Saturday, September 11, 2010

Using alternative fuels

Having made biodiesel from hemp, flax and canola oils, from rancid & sprouted seeds, from waste vegetable oil and animal fat, I had learned that a high-quality diesel alternative could be fabricated quite easily. Having conducted a research initiative into producing biogas from animal manure, grass clippings & old hay and waste or off-grade oilseed & grains, I had learned that a good propane substitute could be made with a little effort and effective production controls. However, I had not attempted to use various petro-fuels as alternatives to conventional ones.
Recently, I began experimenting with various petroleum products in alternative use scenarios. Diesel, for example, can be used as a substitute for kerosene in kerosene heaters or even kerosene and citronella lamps
While the odour of burning diesel is quite obnoxious, diesel heat in a relatively closed space such as a workshop is less risky than using propane heaters. Propane consumes huge amounts of oxygen, and puts out high levels of carbon monoxide, making its use in closed spaces quite dangerous. Diesel, too, has a relatively high flash point, meaning that it is somewhat safer than kerosene if drops are spilled. On the other hand, diesel produces more impurities, and will clog filters and lines more easily.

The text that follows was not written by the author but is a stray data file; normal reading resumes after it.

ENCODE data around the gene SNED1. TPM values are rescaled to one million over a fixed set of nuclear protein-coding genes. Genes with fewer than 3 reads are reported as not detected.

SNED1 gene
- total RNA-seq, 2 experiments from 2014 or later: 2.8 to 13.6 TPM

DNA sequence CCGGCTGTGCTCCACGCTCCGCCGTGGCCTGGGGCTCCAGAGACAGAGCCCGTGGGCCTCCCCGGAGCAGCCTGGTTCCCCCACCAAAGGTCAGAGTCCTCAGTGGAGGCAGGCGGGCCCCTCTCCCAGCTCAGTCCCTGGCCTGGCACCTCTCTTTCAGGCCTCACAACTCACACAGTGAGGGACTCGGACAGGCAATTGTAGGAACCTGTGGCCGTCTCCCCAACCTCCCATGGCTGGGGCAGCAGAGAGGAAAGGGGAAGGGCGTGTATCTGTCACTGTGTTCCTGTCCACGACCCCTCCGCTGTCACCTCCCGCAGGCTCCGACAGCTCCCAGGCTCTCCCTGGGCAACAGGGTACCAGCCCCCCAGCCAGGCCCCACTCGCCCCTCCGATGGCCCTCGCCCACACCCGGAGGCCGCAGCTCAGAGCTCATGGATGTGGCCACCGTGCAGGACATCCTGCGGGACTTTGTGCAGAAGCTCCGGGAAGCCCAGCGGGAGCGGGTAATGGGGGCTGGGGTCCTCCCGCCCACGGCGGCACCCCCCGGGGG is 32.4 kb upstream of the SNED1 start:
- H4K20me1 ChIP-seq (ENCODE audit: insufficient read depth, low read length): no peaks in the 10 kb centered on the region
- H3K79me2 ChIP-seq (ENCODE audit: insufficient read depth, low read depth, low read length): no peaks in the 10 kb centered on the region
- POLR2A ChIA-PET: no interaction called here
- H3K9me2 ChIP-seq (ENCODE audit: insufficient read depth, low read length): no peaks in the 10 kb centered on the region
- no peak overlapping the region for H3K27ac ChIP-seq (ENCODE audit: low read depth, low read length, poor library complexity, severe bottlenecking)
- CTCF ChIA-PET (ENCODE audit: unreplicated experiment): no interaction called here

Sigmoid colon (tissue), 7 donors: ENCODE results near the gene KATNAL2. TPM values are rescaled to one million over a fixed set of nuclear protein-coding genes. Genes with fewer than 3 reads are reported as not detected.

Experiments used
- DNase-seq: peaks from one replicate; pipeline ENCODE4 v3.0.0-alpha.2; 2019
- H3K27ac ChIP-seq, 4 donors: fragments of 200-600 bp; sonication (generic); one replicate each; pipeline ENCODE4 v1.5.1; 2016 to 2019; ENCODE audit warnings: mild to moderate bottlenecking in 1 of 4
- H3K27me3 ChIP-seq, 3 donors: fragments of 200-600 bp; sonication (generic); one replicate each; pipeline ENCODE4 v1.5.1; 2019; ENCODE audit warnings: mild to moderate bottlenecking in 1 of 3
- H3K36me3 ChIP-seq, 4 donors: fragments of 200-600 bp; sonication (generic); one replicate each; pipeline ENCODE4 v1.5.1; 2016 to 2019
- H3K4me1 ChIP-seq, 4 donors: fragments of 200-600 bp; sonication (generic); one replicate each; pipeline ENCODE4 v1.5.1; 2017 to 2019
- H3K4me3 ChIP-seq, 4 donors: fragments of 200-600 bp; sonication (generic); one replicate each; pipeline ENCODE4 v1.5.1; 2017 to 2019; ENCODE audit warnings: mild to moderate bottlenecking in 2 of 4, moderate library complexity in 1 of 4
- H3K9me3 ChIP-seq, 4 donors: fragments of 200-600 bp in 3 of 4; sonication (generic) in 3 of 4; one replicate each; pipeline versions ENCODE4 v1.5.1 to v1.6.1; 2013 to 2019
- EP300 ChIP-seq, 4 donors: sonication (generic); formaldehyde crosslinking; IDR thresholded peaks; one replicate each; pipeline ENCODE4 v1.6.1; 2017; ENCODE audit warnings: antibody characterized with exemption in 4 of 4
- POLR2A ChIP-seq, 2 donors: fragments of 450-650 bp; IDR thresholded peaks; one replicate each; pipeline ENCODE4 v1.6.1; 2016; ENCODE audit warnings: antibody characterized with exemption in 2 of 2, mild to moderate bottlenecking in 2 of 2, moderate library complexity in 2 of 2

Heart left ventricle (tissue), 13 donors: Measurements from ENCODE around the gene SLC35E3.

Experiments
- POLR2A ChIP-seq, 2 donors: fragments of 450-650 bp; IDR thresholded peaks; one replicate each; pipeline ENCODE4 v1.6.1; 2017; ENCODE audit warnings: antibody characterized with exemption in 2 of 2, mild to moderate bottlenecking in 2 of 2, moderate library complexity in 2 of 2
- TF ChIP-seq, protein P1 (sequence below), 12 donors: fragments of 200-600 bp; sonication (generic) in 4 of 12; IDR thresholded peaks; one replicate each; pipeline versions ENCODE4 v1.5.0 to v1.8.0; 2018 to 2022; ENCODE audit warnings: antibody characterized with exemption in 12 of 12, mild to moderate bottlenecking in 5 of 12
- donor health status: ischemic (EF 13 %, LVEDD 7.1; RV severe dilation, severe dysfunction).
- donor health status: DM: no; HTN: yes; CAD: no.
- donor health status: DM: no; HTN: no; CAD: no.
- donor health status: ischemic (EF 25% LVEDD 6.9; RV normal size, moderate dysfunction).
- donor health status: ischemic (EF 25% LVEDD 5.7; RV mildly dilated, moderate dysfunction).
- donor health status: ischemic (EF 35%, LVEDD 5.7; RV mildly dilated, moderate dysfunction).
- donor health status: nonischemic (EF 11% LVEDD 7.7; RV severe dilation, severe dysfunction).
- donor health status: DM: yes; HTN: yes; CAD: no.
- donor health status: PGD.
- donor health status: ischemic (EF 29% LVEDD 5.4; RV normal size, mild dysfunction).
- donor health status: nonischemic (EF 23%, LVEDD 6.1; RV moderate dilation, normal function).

Last month, I found an ethanol-burning fireplace that claimed to consume 1/3 litre per hour. Since, in Canada, we cannot buy pure ethanol directly, this great “deal” would be valueless, if not for the fact that methanol can be substituted for ethanol. Indeed, when making biodiesel, you may use either ethanol or methanol in the chemical mix.
Methyl hydrate, by the way, is another name for methanol, and can be found in any paint store. At $3.00 or more per litre, though, the price is not attractive. Another option is to buy methanol in bulk (less than 235 litres, as the Dangerous Goods Act restricts transport and storage of larger quantities. Bulk methanol may be obtained at some race tracks and some larger fuel distributors.
The advantage of methanol is that it is not very hygroscopic. That is, it does not attract moisture to the same degree as ethanol. Besides, who wants to waste good whisky by distilling it down to pure ethanol?
Biogas and methane can be used with relatively little risk to the engine in any diesel engine. However, biogas has high sulphate content, and tends to corrode iron products rapidly.
Even manure is not a pure waste product! Well-dried manure will burn, albeit with an unpleasant odour and lots of deposits excreted. Still, it burns a little like compressed & dried peat, so it offers an emergency option for a wood heater.
A word of caution is needed, though. Use of alternative fuels must be a “stopgap” measure only, and must be done with regard to proper safety precautions.

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